Monday, 11 May 2009

Road deaths and other acceptable casualties

An article by David Mitchell from Sunday's Observer is so full of sense, and so nicely written that I want to quote quite of lot of it. It concerns the pathetic whingeing of the car lobby that they are sometimes caught breaking the law and even *gasp* punished for it (although not very much).
Apparently, the criminals who break the speed limit don't like the punishments they receive. Then again, the criminals who break the murder laws don't particularly like the punishments they receive either, but they don't form quite such a strident lobby...

The fact that many more people speed than murder does not make it any less a crime, even though it is a lesser crime. And the difference in the magnitude of the offences is reflected by the huge difference in their punishments. So that doesn't excuse the grumbling letters to Top Gear magazine either...

Almost everyone knows when they're speeding and almost everyone speeds. Maybe this massed recalcitrance means we should change the law, allow people to drive as fast as they like and accept a few thousand more road deaths? ...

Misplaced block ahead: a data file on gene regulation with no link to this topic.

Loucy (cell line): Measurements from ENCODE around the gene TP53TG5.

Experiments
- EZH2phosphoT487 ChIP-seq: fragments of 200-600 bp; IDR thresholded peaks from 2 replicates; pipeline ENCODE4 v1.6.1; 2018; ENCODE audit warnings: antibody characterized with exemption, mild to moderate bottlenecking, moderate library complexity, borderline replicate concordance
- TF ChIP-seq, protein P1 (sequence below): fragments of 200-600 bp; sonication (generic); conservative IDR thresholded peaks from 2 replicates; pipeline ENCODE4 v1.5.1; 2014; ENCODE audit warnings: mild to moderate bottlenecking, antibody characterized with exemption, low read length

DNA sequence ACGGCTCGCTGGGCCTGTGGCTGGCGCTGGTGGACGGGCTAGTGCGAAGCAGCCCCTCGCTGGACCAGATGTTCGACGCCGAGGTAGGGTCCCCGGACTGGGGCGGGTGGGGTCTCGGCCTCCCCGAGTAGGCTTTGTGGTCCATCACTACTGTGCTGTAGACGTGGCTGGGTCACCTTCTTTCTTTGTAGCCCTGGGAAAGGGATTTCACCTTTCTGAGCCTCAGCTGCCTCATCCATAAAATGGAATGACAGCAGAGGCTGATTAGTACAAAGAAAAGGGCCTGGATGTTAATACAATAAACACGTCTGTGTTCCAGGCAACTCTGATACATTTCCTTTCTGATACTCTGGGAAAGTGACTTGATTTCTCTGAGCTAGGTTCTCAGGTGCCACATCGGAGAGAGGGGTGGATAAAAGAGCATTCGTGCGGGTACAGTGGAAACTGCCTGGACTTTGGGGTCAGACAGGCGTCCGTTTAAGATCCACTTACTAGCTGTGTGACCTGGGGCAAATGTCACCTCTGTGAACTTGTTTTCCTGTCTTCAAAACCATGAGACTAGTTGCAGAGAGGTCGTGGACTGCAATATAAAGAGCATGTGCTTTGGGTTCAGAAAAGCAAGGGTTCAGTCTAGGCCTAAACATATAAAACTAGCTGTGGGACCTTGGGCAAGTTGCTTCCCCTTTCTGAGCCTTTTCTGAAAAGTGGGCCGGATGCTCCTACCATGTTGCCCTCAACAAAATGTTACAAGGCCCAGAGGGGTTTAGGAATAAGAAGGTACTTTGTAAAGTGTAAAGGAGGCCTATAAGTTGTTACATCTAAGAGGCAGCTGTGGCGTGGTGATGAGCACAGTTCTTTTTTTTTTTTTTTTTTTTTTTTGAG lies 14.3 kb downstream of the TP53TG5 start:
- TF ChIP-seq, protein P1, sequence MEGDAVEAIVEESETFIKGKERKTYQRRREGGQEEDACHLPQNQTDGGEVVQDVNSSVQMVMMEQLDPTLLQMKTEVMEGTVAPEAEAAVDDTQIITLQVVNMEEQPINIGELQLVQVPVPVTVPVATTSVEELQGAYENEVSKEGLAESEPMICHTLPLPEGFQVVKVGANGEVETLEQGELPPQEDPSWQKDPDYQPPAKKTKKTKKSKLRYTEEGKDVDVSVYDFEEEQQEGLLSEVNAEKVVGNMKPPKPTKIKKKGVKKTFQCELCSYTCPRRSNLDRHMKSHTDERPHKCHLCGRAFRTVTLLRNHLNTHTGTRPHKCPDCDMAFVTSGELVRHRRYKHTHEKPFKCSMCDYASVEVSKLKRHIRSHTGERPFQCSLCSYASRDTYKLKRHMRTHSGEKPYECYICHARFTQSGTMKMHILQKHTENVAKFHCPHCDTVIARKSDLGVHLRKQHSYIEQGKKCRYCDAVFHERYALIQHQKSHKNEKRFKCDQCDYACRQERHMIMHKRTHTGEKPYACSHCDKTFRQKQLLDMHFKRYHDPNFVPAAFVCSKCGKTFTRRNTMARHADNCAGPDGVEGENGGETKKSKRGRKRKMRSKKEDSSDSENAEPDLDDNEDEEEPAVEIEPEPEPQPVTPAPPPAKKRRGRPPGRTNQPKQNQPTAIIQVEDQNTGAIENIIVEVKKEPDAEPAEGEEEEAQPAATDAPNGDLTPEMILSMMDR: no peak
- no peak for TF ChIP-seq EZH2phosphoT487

Some drivers seem to have a gut feeling that racing around attached to a big internal combustion engine, going wherever they want, as quickly as they deem convenient, is some of sort of natural right or ancient British liberty. Well it's not. It may feel natural but so does smoking or an expensive boob job. It's recent, unnatural and unhealthy and the world would probably be a better place if no one had ever done it. Soon they may have to stop.
Then in today's paper, in a nice segue, we find:
Thousands of taxis, buses and council vehicles could be fitted with devices that prevent them from exceeding the speed limit.
Given that a driver's willingness to obey the law seems in inverse proportion to the cost of their car, I would suggest phasing in speed limiters immediately on all cars selling for more than £20,000. Sports cars, the worst offenders, would have to have speed limiters fitted at their MOTs. I am sure that this would do more to reduce road deaths than any amount of traffic calming or improvements in crumple zones. Add in genuine enforcement of the Highway Code by real policeman on the road, and we would have a revolution in road safety.

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